Chief site archaeologist Diego Garate said Friday that an estimated 70 drawings were found on ledges 300 meters (1,000 feet) underground in the Atxurra cave in the northern Basque region. He described the site as being in “the Champions’ League” of cave art, among the top 10 sites in Europe. The engravings and paintings feature horses, buffalo, goats and deer, dating back 12,500-14,500 years ago.

But Garate said access to the area is so difficult and dangerous it’s not likely to be open to the public.

The cave was discovered in 1929 and first explored in 1934-35, but it was not until 2014 that Garate and his team resumed their investigations that the drawings were discovered. Experts say while it is too early to say if the discovery ranks alongside Spain’s most prize prehistoric cave art site, the Altamira Caves – known as the Sistine Chapel of Paleolithic Art – Atxurra looks promising.

“No one expected a discovery of this magnitude,” said Jose Yravedra, a prehistory professor at Madrid’s Complutense Univesrsity. “There a lot of caves with drawings but very few have this much art and this much variety and quality.”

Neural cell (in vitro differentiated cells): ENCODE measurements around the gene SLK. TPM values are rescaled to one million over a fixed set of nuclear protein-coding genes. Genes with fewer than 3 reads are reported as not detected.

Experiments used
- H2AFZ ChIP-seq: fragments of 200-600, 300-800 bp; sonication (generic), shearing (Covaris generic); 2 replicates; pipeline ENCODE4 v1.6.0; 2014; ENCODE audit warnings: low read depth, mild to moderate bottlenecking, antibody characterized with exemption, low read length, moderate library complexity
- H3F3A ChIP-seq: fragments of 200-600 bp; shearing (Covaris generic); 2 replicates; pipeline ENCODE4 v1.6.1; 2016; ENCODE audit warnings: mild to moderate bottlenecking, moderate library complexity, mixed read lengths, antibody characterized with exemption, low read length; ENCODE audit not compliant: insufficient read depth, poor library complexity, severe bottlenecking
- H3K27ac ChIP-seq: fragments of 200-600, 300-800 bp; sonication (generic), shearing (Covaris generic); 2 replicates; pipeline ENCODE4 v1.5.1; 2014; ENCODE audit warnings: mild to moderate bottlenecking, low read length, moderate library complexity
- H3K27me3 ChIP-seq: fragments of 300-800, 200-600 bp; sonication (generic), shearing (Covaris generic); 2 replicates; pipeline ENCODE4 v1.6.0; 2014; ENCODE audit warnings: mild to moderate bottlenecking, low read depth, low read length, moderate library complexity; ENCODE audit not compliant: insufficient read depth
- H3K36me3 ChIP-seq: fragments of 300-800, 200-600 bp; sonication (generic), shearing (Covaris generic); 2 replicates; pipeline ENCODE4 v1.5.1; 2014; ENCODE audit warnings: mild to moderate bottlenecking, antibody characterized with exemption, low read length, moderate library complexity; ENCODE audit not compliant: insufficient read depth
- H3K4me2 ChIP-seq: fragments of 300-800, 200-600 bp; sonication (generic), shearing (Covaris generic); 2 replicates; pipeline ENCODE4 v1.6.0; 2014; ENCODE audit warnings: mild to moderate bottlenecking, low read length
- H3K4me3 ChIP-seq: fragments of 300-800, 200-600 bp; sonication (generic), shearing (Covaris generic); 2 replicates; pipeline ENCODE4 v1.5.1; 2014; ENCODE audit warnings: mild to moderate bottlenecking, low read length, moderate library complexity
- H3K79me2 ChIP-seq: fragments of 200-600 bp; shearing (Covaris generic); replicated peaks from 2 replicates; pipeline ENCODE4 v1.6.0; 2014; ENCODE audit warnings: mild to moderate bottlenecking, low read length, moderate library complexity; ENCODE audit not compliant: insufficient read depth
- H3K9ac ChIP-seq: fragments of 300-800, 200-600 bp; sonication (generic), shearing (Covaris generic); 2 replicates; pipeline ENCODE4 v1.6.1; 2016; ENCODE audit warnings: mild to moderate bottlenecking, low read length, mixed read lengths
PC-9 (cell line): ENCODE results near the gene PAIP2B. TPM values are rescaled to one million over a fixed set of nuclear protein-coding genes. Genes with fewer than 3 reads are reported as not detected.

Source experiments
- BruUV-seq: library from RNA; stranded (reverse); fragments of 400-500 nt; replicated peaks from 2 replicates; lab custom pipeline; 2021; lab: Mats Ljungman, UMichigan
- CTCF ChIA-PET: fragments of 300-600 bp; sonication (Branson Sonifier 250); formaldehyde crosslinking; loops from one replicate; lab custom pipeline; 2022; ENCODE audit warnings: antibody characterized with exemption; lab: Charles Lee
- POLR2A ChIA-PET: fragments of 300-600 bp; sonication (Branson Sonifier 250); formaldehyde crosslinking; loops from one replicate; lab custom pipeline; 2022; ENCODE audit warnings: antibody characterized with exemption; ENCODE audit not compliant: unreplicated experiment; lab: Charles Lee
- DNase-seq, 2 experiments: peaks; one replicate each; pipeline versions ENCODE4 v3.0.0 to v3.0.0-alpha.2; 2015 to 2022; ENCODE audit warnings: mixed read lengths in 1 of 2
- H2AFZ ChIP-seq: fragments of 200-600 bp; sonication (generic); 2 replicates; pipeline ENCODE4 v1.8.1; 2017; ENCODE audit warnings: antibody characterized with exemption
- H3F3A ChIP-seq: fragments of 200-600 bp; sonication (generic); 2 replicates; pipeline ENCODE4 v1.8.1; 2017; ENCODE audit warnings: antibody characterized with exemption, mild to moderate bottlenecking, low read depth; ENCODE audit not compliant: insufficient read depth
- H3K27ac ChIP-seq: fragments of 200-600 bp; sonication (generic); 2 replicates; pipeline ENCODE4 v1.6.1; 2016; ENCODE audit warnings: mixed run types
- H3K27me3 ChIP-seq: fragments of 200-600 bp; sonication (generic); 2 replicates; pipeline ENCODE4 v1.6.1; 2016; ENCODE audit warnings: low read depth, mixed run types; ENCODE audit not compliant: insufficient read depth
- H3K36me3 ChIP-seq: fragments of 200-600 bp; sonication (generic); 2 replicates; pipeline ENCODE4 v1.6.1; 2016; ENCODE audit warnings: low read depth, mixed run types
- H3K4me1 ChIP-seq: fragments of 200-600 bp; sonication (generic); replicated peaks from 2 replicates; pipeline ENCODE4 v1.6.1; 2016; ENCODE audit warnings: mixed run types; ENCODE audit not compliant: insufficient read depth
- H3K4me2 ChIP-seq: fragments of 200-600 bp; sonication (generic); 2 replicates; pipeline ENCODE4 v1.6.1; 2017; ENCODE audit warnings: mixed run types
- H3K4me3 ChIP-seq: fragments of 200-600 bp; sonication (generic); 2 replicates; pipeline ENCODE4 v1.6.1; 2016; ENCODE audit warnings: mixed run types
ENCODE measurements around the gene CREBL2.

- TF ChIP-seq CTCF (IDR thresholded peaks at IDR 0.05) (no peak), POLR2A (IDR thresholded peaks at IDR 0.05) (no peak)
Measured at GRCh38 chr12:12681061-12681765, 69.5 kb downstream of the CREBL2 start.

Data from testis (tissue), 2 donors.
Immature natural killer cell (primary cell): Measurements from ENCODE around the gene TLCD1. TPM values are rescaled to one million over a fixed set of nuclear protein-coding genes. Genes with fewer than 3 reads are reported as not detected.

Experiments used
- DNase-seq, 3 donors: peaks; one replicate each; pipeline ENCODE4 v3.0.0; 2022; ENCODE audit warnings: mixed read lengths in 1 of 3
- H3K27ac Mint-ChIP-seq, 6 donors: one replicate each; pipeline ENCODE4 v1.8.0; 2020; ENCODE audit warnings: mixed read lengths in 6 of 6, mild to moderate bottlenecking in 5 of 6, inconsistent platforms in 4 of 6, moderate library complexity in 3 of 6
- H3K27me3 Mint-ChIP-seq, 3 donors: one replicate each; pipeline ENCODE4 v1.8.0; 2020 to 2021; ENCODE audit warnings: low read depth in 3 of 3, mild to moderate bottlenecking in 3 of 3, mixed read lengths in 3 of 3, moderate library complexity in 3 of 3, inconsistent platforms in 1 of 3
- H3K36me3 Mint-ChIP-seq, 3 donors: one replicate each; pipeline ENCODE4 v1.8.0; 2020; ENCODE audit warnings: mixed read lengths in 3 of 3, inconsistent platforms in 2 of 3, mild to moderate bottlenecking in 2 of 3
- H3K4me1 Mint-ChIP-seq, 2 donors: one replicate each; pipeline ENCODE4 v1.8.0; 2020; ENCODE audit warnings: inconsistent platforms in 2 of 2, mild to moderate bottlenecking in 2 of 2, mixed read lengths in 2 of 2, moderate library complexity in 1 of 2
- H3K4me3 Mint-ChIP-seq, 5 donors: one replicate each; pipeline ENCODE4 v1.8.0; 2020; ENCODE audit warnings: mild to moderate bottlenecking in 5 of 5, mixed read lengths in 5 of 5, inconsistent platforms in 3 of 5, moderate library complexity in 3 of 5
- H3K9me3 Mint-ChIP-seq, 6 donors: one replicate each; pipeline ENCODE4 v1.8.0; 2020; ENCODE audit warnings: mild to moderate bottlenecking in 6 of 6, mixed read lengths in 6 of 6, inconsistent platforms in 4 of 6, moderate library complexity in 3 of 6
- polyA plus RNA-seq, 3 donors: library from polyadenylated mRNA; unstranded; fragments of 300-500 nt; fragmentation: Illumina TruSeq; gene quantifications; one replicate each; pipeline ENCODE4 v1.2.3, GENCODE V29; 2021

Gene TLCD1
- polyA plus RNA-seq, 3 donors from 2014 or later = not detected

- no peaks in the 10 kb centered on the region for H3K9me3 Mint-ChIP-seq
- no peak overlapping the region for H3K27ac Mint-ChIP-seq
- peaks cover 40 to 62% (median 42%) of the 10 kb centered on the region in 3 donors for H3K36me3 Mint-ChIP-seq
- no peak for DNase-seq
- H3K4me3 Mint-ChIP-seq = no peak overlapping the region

Altamira and other major sites in Spain and France have several hundred cave-art images.

Garate highlighted one buffalo drawing, which he said must have the most hunting lances stuck in it of any such drawing in Europe. He said most hunting drawings have four or five lances but this had almost 20 and it is not clear why.

Yravedra said given the cave’s hidden location and the number, variety and quality of its drawings, the site was being classified as a “sanctuary,” or special Paleolithic meeting ritual place, like those at Altamira or Lascaux in France.

Regional officials hope to set up a 3-D display of the art so that the public can appreciate it.

Archaeologists and Geographers Team Predict Locations of Ancient Buddhist Sites